Modest and Faithful Beginnings
Early pioneers who founded Excelsior in 1853 also founded Trinity Church, which began in homes and in 1855 moved to a log church on St. Alban’s Bay on Lake Minnetonka. In 1861, the congregation’s decision to build a new church was hampered by the burning of St. Alban’s sawmill and the Civil War. But conditions across the bay in Excelsior were brighter and construction began on a new chapel in Excelsior in 1862. Bishop Whipple, the first Bishop of Minnesota, consecrated Trinity Church on Ascension Day in 1864.
The little mission parish had good and bad times throughout the 1800s, but by the turn of the century, a new parish hall was added and the church had become a major part of Excelsior village life. It still had mission status, however, meaning that it was dependent upon the diocese for support.
In 1940, after relying on the diocese for nearly 80 years, Trinity became an independent parish and a full-fledged member of the Episcopal Diocese of Minnesota. In 1949, the Chapel was expanded to meet the needs of the growing parish. A new and larger sanctuary was consecrated in 1970 but the historic Chapel has remained an important part of the parish; it is the only original church building standing in Excelsior and the oldest Episcopal Church in Minnesota still in use.
In 1998, a large portion of the existing building was demolished and rebuilt. Chamberlin Hall, named after Trinity’s founding priest, replaced the 1926 parish hall. A new kitchen, library, office spaces, vesting area, elevator, and atrium area were included in this remodel. In 2006–2007, the main sanctuary and narthex areas were completely remodeled and refurnished, including a new baptismal font and altar. In 2011, Trinitarians celebrated the sound of a new Hendrickson pipe organ, the finishing touch to its sanctuary redesign.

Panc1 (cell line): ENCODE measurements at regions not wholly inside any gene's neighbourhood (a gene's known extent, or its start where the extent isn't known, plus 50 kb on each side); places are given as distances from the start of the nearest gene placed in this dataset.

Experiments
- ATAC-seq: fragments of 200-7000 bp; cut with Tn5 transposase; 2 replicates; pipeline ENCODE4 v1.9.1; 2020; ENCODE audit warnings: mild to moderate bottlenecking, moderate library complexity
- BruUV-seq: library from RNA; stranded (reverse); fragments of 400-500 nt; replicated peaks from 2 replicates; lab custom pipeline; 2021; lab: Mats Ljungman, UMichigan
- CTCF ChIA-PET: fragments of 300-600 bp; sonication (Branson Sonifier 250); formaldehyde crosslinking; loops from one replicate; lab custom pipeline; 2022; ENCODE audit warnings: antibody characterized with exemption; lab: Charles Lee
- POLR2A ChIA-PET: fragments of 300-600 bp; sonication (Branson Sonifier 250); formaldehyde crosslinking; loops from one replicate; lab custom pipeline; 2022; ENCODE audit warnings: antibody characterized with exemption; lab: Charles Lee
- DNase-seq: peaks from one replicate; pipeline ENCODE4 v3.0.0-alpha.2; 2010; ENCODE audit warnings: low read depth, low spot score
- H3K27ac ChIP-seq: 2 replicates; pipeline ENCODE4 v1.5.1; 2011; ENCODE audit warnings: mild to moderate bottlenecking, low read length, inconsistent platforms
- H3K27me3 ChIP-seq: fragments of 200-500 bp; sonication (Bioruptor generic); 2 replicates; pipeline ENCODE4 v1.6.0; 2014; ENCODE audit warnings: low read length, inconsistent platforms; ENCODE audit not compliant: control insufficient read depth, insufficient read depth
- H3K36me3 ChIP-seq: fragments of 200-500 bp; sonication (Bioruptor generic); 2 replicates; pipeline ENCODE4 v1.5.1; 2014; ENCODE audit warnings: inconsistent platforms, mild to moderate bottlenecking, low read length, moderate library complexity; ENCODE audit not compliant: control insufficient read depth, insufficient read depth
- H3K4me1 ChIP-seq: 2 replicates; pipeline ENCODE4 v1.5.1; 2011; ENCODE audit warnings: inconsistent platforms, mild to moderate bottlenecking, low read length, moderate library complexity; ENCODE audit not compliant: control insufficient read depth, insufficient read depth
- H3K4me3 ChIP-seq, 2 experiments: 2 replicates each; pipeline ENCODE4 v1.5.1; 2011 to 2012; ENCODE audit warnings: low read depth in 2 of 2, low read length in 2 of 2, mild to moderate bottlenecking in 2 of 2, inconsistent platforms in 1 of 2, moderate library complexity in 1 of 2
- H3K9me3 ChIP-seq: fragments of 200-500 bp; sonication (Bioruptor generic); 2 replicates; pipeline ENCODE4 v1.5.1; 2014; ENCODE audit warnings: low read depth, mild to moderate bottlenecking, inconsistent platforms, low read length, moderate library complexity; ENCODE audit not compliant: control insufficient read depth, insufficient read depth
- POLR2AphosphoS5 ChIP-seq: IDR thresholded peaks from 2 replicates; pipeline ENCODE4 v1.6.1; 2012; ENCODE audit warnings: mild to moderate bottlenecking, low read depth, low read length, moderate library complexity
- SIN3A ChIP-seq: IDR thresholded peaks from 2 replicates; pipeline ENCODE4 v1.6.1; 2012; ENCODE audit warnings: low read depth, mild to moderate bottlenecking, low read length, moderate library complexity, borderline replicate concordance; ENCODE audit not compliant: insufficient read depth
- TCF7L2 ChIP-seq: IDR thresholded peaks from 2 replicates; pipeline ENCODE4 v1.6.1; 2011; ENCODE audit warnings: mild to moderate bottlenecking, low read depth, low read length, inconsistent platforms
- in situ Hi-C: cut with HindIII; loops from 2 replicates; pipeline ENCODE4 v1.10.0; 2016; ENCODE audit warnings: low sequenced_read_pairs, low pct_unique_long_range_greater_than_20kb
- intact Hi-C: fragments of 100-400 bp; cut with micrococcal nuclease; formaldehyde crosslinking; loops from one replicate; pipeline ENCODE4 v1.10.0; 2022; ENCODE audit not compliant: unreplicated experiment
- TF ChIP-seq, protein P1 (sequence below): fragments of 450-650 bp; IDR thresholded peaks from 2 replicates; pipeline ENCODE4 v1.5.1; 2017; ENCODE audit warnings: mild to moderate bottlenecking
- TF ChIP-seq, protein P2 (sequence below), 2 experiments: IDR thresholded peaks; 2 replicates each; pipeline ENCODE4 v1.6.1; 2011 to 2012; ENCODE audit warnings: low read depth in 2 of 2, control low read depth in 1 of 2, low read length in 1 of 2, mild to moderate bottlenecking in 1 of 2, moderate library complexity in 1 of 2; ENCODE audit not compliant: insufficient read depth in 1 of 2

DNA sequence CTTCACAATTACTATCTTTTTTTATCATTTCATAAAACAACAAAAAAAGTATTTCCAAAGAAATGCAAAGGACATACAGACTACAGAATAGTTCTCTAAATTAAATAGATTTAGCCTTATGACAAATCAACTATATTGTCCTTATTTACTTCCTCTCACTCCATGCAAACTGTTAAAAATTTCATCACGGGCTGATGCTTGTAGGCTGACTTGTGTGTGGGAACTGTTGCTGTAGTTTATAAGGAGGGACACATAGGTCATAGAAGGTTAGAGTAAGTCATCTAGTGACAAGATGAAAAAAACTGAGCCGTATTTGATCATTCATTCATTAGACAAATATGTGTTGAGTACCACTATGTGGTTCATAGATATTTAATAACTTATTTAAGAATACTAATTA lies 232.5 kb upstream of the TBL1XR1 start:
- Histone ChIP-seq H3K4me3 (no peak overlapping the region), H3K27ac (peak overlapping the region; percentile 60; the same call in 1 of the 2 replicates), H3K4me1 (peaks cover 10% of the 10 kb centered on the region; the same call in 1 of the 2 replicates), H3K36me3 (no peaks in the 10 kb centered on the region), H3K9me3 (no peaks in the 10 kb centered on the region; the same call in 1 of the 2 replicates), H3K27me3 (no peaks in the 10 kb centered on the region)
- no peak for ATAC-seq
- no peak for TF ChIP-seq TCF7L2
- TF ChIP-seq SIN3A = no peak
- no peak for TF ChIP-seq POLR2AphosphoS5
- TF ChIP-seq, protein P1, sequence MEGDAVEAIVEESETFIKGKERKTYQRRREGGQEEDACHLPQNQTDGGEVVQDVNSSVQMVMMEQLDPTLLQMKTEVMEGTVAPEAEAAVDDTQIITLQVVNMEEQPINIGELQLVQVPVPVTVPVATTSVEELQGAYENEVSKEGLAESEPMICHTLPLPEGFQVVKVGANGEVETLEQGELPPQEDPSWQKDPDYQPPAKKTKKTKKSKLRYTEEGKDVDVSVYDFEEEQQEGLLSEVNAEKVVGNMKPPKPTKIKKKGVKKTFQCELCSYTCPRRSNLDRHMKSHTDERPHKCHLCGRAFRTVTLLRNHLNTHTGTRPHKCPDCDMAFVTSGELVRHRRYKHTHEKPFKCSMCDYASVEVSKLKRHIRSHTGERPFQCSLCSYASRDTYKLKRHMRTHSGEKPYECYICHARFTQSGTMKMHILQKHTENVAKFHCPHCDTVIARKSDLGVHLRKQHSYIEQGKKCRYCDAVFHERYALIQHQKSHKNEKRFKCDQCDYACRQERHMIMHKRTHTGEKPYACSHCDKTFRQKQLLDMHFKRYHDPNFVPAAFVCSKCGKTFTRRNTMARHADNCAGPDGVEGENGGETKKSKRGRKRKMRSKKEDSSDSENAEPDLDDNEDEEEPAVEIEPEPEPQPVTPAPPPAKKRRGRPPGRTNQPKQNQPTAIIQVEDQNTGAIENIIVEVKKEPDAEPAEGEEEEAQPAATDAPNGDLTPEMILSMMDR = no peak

Throughout the years, parishioners of all ages have not only contributed to the life of the parish but also have been active leaders in the community and in the greater Episcopal Church of Minnesota.
So Much More Than a Building
At Trinity we understand our building to be a beautiful and life-giving resource that supports our parish community. But Trinity Church and its history is so much more than a building. What is important is not so much the rooms and spaces themselves but what happens, and has happened, for more than 160 years within those spaces: inspired preaching, meaningful worship, celebration and hilarity, mourning and grief, relationships, growing children, and deepened faith. Within these walls, for 16 decades, Trinitarians have dreamed, discussed, and planned how to reach beyond the walls to serve the needs of the community. Trinity values its hard-won reputation as a congregation with a big heart and its long-term investment in refugee re-settlement, advocacy for immigrants, food security, mental health, anti-racism, and justice for indigenous people and their communities.